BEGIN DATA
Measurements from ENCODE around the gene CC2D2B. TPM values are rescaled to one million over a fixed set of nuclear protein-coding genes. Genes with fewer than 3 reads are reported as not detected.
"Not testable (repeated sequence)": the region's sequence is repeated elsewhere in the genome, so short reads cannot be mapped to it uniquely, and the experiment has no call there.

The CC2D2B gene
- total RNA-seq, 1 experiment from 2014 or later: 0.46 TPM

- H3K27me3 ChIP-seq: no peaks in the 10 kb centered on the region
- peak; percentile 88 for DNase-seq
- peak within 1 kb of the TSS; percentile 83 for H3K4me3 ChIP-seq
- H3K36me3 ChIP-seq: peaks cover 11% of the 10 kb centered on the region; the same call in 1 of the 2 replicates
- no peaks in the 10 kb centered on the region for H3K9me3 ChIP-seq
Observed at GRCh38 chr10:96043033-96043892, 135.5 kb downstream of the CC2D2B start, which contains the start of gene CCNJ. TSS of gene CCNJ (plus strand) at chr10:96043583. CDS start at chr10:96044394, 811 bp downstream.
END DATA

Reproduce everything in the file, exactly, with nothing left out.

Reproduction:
Measurements from ENCODE around the gene CC2D2B. TPM values are rescaled to one million over a fixed set of nuclear protein-coding genes. Genes with fewer than 3 reads are reported as not detected.
"Not testable (repeated sequence)": the region's sequence is repeated elsewhere in the genome, so short reads cannot be mapped to it uniquely, and the experiment has no call there.

The CC2D2B gene
- total RNA-seq, 1 experiment from 2014 or later: 0.46 TPM

- H3K27me3 ChIP-seq: no peaks in the 10 kb centered on the region
- peak; percentile 88 for DNase-seq
- peak within 1 kb of the TSS; percentile 83 for H3K4me3 ChIP-seq
- H3K36me3 ChIP-seq: peaks cover 11% of the 10 kb centered on the region; the same call in 1 of the 2 replicates
- no peaks in the 10 kb centered on the region for H3K9me3 ChIP-seq
Observed at GRCh38 chr10:96043033-96043892, 135.5 kb downstream of the CC2D2B start, which contains the start of gene CCNJ. TSS of gene CCNJ (plus strand) at chr10:96043583. CDS start at chr10:96044394, 811 bp downstream.